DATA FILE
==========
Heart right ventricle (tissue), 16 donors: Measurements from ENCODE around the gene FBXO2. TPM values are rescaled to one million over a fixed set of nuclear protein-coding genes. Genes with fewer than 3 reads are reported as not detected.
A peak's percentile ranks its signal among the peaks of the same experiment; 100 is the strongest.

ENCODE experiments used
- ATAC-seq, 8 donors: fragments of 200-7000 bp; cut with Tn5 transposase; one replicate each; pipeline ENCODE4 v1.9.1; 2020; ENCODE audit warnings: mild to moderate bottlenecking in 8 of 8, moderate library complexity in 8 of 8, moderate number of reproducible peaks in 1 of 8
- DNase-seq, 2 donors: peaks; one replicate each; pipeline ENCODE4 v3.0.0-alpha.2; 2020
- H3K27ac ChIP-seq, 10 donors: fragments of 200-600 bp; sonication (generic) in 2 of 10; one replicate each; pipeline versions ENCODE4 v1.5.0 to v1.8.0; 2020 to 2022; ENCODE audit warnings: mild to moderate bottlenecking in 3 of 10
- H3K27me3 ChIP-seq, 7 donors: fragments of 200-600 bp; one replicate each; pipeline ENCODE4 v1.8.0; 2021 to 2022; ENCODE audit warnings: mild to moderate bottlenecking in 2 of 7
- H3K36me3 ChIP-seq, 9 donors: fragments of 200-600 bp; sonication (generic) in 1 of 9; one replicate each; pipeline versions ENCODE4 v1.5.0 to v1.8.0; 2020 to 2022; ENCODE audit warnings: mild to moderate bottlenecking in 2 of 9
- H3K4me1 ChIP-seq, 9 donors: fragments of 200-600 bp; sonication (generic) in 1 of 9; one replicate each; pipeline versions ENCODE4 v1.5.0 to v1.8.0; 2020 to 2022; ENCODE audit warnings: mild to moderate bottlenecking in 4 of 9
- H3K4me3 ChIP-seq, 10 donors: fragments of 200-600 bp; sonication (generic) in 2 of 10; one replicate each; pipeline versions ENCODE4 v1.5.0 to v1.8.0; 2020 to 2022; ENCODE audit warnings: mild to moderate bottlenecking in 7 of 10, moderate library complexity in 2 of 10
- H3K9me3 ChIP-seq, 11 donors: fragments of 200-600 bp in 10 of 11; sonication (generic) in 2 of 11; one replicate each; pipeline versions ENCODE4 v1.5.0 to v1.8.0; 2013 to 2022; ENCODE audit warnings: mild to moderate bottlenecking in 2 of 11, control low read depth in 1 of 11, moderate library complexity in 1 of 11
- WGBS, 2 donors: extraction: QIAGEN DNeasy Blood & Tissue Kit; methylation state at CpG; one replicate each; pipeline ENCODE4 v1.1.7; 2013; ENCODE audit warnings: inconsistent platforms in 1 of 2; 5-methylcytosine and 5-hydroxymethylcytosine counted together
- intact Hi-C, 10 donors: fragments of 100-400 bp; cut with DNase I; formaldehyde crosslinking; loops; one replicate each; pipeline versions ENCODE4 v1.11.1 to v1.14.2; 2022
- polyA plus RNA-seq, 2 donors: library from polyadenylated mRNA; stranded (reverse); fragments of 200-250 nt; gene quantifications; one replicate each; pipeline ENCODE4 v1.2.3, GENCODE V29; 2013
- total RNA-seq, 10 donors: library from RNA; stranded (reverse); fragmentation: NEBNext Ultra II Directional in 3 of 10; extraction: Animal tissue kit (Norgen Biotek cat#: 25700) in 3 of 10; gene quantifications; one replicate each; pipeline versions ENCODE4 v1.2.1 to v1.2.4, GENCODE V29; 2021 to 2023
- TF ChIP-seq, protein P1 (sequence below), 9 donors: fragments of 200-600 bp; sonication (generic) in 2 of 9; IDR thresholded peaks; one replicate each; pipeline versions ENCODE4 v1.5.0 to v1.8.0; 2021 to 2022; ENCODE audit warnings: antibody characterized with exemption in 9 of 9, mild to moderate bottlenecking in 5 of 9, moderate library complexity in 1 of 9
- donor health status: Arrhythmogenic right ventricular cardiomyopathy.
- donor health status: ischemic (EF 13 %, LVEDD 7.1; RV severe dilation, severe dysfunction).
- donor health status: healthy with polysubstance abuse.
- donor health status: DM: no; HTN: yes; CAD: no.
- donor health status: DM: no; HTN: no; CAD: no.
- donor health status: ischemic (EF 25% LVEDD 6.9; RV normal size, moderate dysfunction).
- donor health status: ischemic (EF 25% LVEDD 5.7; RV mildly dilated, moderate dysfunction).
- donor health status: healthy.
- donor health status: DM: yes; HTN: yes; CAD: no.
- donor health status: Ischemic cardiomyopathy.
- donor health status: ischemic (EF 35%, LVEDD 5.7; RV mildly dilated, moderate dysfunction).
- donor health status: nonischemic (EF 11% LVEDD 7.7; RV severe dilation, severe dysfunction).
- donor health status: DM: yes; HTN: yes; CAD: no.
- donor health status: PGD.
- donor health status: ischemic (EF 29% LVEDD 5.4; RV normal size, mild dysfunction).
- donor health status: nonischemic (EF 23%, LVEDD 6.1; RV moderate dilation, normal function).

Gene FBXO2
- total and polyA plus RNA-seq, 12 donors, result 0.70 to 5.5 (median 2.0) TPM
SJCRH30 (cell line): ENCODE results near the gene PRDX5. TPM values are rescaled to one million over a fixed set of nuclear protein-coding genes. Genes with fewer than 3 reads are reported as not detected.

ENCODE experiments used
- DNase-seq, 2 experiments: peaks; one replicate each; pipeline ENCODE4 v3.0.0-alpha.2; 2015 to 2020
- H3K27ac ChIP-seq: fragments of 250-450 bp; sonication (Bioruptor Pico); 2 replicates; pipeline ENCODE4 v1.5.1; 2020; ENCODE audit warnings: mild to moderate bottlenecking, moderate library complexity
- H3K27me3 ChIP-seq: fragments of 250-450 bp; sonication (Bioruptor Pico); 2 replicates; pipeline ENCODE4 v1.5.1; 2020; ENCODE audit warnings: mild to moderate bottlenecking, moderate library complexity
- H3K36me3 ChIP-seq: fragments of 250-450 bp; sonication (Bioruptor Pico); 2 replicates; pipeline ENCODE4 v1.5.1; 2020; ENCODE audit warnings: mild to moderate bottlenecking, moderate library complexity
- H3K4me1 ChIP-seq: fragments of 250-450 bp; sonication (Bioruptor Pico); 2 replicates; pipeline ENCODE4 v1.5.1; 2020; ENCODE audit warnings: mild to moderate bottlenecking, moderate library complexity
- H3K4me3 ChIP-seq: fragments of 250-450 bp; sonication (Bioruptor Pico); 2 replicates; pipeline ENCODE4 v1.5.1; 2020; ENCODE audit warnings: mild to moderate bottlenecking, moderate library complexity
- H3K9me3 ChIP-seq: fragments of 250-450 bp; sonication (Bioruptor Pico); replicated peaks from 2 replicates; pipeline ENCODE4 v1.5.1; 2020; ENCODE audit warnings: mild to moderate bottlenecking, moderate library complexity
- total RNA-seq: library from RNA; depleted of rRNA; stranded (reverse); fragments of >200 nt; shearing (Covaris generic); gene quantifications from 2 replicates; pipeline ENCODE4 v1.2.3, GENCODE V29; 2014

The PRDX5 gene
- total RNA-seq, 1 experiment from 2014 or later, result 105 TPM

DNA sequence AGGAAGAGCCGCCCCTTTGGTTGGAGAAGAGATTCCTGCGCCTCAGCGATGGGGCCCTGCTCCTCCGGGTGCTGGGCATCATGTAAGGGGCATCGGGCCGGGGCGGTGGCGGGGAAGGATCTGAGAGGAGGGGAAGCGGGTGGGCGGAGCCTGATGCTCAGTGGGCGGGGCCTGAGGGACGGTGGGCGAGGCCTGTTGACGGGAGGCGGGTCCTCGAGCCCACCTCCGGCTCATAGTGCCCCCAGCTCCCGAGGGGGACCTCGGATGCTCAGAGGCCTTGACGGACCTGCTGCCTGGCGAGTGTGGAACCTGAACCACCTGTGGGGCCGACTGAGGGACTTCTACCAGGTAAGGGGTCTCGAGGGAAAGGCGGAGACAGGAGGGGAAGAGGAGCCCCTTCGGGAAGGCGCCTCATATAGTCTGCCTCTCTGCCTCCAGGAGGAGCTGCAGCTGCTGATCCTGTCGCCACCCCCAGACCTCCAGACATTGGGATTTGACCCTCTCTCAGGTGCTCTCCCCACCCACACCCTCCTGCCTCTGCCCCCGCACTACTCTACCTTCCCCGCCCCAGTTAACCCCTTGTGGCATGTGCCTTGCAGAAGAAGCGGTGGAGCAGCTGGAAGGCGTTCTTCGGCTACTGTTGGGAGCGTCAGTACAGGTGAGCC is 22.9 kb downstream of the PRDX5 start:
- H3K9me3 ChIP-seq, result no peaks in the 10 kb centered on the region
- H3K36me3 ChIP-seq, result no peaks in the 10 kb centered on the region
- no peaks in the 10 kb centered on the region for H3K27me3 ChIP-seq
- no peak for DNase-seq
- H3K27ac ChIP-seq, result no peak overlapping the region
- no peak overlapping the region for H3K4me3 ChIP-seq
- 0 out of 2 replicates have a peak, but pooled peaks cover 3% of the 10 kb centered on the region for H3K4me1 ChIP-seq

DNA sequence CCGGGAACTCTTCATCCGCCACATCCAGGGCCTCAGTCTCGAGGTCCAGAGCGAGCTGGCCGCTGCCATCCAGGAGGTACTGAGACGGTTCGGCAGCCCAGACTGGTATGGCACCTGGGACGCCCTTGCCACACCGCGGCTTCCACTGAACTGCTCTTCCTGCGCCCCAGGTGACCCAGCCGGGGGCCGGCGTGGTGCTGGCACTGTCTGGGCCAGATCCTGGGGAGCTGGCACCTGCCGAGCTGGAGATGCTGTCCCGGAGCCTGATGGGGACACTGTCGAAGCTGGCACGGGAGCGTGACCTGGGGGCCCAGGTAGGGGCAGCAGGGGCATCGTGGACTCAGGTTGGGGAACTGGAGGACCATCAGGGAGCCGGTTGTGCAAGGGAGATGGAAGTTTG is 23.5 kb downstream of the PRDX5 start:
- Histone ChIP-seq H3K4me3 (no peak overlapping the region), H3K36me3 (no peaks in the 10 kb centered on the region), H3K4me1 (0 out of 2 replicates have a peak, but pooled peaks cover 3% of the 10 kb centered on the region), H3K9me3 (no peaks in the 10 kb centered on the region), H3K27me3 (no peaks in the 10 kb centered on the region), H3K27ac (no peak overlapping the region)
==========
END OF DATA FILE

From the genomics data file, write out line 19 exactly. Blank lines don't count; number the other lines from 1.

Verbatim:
- donor health status: healthy with polysubstance abuse.